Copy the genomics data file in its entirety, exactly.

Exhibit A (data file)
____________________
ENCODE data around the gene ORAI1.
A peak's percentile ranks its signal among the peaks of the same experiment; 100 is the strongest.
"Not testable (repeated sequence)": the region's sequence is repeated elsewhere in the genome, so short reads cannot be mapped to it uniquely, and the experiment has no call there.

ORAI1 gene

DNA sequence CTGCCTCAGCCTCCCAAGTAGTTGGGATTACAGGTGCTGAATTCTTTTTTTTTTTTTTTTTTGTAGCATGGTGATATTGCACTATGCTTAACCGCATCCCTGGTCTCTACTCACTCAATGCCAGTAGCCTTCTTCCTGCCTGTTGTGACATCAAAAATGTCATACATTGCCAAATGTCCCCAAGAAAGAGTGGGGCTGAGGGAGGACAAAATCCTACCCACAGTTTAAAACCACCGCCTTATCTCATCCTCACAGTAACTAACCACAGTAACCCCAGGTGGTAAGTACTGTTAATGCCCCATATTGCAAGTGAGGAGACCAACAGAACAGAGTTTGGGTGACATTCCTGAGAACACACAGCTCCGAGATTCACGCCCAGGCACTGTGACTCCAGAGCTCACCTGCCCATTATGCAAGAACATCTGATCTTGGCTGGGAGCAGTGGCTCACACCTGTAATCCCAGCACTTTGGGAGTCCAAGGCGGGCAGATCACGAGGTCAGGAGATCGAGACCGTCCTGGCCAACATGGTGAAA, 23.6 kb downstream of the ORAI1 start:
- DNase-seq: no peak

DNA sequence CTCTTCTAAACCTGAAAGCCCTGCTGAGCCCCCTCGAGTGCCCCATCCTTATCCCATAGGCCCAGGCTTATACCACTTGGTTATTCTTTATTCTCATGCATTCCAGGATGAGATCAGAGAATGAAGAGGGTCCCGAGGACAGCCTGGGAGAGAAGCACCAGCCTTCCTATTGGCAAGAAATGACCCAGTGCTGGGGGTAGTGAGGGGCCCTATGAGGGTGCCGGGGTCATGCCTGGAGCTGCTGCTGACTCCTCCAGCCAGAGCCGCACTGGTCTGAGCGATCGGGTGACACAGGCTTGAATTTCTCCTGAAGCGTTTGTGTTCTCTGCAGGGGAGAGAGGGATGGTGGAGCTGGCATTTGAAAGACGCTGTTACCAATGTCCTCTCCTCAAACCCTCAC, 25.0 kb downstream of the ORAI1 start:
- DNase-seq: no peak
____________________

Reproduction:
ENCODE data around the gene ORAI1.
A peak's percentile ranks its signal among the peaks of the same experiment; 100 is the strongest.
"Not testable (repeated sequence)": the region's sequence is repeated elsewhere in the genome, so short reads cannot be mapped to it uniquely, and the experiment has no call there.

ORAI1 gene

DNA sequence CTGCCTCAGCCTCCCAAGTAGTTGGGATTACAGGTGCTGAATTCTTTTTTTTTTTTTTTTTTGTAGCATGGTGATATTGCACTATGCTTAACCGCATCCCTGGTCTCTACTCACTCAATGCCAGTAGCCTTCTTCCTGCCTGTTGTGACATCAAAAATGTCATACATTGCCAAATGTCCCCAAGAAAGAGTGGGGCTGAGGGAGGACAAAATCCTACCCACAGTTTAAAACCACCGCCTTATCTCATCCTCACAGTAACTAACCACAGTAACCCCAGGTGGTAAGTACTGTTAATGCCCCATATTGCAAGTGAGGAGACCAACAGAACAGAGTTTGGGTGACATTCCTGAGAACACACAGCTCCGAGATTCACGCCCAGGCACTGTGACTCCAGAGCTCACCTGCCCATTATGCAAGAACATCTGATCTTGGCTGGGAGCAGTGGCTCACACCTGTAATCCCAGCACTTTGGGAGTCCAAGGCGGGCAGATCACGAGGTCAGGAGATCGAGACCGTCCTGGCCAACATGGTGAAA, 23.6 kb downstream of the ORAI1 start:
- DNase-seq: no peak

DNA sequence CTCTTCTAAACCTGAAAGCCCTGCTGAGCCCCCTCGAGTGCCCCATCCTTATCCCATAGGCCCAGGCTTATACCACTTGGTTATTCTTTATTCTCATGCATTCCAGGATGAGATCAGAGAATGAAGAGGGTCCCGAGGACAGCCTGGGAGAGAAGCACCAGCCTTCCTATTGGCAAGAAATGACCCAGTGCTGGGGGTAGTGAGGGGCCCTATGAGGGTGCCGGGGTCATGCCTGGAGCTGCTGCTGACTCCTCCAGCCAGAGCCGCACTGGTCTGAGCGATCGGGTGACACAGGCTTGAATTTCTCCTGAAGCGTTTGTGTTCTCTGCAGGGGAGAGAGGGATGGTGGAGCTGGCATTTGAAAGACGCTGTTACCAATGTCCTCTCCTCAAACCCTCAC, 25.0 kb downstream of the ORAI1 start:
- DNase-seq: no peak